The manual makes several recommendations around how to make schools more inclusive and welcoming. For instance, schools need to sensitize all staff – both teaching and non-teaching. Toilets and common spaces should be gender neutral. One aspect that is interesting here is that the manual recommends that the toilets for children with special needs be marked gender neutral. This is a step that many countries have taken, but not without controversy. In fact, the manual proposes doing away with binary practices in all aspects of classroom life.

There is considerable emphasis on curriculum reform that does away with prejudices and biases against transgender people. Given the extremely heteronormative literature that is utilised in most schools in India, it is highly important to create inclusion where gender diverse children can see themselves within their curriculum. The manual gives several suggestions on how textbook writers can modify their writing to be more inclusive, at different stages of schooling, and how teachers can include various topics in their discussions.

The manual talks about mobilising the community into becoming more diversity accepting. It recommends creation of support groups for transgender children in the school itself and encouraging all students to work and participate in gender justice programmes.

Reception and controversies

After the social media posts created a furore around the manual, the NCPCR took suo moto action and wrote to the NCERT objecting against the manual, stating that “The text of the manual suggests gender-neutral infrastructure for children that does not [seem] commensurate with their gender realities and basic needs. Also, the idea of creating and removing binaries shall deny them equal rights of children of diverse biological needs. Second, this approach will expose children to unnecessary psychological trauma due to contradictory environments at home and in school.”

Quote: Schools are sites for education beyond what is taught at home. When we are in a classroom with children from diverse religious backgrounds, we do not think of how they are different from what is practised at home, and how they should be excluded from the curriculum. Yet, the moment it comes to disrupting heteronormative practices, and the inclusion and accommodation of transgender people, the matter becomes traumatic?The NCPCR also took exception to the inclusion of puberty blockers and their availability in discussions conducted by teachers with their students. It even went so far as to say that “the background and qualifications of the members of the drafting committee was not verified”.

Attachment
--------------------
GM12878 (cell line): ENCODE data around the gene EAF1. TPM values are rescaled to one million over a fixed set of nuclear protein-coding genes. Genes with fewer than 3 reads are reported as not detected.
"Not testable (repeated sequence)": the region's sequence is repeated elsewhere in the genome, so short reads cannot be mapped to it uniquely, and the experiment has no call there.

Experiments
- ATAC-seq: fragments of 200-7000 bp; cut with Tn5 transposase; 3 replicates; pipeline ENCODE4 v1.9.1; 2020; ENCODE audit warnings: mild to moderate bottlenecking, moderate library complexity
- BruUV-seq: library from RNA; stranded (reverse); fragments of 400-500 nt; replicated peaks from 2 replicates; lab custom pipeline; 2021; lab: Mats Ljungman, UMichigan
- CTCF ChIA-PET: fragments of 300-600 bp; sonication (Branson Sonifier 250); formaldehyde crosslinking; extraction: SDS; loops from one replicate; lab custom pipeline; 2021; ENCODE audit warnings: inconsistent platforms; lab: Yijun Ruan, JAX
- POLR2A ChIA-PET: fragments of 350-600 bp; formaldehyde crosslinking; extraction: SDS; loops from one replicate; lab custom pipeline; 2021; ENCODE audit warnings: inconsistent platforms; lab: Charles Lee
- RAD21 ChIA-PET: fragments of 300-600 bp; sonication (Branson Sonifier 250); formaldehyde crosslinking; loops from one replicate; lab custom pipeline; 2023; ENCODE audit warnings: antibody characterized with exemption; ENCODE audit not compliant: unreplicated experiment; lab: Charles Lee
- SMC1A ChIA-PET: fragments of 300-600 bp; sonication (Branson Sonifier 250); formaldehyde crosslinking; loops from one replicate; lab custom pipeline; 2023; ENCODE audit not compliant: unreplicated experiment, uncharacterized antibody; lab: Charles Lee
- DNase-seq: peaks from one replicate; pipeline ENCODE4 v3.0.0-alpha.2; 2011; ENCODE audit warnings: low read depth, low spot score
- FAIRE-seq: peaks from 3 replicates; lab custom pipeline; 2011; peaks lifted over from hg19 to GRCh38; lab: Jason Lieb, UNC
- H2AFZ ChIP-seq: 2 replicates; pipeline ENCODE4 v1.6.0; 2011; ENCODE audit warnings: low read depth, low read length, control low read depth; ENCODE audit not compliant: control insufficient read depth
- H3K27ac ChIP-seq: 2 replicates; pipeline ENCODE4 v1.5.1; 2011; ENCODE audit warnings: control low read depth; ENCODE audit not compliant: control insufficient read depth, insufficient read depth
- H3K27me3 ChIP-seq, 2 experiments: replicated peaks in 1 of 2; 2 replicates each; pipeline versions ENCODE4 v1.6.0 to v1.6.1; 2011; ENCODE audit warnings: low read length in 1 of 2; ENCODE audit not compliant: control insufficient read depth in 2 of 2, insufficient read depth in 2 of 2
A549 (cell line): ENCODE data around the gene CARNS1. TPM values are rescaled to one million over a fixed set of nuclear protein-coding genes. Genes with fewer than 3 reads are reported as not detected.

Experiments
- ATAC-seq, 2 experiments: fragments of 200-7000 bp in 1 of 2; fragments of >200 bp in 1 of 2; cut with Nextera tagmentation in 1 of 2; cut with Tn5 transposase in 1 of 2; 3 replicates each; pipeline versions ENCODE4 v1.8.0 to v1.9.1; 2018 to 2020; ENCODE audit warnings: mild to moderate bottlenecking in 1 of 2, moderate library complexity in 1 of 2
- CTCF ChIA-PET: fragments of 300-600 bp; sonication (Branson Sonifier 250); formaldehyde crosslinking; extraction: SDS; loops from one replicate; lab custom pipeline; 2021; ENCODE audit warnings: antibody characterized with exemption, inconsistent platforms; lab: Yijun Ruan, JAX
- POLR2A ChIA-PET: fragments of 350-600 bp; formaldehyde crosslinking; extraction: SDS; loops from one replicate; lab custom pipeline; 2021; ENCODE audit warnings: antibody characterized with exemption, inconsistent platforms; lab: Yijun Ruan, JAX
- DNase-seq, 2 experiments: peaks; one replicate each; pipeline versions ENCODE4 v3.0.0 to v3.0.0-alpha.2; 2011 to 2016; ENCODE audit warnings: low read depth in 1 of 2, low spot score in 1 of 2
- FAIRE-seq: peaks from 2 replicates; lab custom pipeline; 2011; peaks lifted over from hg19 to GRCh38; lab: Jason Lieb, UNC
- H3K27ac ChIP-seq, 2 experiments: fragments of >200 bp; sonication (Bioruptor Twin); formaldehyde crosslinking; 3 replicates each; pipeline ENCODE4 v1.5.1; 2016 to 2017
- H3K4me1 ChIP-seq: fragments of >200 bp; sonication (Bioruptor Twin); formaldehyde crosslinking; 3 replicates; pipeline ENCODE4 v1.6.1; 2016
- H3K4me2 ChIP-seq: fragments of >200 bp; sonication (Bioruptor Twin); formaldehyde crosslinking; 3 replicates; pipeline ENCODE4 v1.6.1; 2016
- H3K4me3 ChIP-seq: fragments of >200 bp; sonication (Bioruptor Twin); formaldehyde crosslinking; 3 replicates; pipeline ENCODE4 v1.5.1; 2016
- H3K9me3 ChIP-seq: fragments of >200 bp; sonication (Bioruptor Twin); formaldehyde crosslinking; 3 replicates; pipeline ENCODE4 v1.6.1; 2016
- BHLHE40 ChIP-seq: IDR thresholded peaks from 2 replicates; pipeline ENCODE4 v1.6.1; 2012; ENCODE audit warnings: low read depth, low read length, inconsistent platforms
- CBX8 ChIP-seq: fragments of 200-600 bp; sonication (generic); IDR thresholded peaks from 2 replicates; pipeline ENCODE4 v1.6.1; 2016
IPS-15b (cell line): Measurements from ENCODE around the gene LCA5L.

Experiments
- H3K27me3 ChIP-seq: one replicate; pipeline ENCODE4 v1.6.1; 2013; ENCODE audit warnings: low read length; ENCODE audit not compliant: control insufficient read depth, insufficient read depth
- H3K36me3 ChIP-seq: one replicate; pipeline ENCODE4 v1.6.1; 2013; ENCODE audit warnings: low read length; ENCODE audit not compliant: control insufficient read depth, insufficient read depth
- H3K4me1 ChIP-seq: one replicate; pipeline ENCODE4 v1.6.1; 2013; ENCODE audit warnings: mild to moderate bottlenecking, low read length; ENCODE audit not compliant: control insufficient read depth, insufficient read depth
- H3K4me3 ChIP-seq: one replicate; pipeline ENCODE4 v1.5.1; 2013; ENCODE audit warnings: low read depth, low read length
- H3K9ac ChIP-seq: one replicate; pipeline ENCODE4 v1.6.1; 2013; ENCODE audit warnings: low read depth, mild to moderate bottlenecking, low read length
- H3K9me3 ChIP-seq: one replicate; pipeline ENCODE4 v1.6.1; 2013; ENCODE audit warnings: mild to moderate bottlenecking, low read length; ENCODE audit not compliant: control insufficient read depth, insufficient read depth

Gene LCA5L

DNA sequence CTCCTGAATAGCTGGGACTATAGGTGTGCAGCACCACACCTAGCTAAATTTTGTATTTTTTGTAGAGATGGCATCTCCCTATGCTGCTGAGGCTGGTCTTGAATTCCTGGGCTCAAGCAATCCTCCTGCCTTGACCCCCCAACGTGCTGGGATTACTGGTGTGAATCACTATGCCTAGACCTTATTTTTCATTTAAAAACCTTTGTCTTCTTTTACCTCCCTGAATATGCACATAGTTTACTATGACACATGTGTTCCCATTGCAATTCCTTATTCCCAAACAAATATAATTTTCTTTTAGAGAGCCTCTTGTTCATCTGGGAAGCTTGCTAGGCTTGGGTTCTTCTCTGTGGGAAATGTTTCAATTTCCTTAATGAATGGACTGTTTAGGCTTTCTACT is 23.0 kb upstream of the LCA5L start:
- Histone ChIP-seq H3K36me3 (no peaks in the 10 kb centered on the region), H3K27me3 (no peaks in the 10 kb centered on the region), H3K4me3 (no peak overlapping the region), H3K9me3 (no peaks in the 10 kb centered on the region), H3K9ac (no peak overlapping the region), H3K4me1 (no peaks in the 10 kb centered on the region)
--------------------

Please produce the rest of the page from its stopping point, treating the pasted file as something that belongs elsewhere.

Schools are sites for education beyond what is taught at home. When we are in a classroom with children from diverse religious backgrounds, we do not think of how they are different from what is practised at home, and how they should be excluded from the curriculum. Yet, the moment it comes to disrupting heteronormative practices, and the inclusion and accommodation of transgender people, the matter becomes traumatic? This is nothing other than pandering to majoritarian views of how patriarchy and heteronormative values should be the only structure within which to educate children.

If we are to limit ourselves to what we learn at home, then we might as well be kept at home and home-schooled by our parents and keep it limited to what they know and practice. By that logic, if a child learns violence at home, then they must be traumatised by seeing people outside the home treating each other with respect! The NCPCR’s reaction to the manual seems poorly reasoned and it comes across more like trying to create barriers rather than actually addressing real issues.

The aspect of puberty blockers that the NCPCR seems to be most upset about is something that has been in use since the 1980s. While these blockers have been used only recently to enhance the lives of transgender children, as such, they have been used by medical professionals for a long time. Essentially, blockers temporarily stop the onset of puberty, which basically means that a transgender boy does not have to deal with the trauma of his body feminising or going through menses every month. It means a transgender girl will not have to deal with male genital development like a cisgender male does.

The use of puberty blockers enhances the lives of transgender children by stopping them from going through some of the harshest aspects of gender dysphoria. Once the blockers are stopped, puberty can resume. While on the blockers, transgender children can start hormone replacement therapy to make their bodies more congruent to their genders. What does this mean? It means fewer surgeries, fewer agonising days and years, fewer anguish-filled stares into the mirror.

Gender dysphoria and body incongruence has ended many young, beautiful lives. To stop a teacher from discussing this in a classroom is tantamount to cutting out a vital aspect of information that could potentially be lifesaving. Discussing these matters is not an immediate invitation to the students to go and have medical interventions. It is an invitation for them to have a frank conversation with their parents and guardians about their needs and wants.

Frustration or education – what is the way forward?

For too long, the Indian educational curriculum has left several people out of its ambit. LGBTIQA+ people are hardly ever mentioned within the readings of history and science. Children grow up with biases and prejudices primarily because of a lack of exposure. This manual is a chance to set things right at least for transgender people.

Several legal changes have happened in recent years concerning LGBTIQA+ people. However, if spanners keep on being thrown the way they are, the changes will remain on paper and have no real meaning. Recalling the manual or watering down the content that enumerates basic steps to be more inclusive will only enhance the deprivations that transgender people already suffer from in India.

The Preamble to the Constitution of India opens with “We, the People of India”. Nowhere does it say that the people must be cisgender and heterosexual. Perhaps it is time for the dominant sections of society to wake up to the realities of the world and take cognizance of the changes around them. Otherwise, they will most definitely get left behind.

About the main illustration: Cover page of the manual Inclusion of Transgender Children in School Education: Concerns and Roadmap 2020-21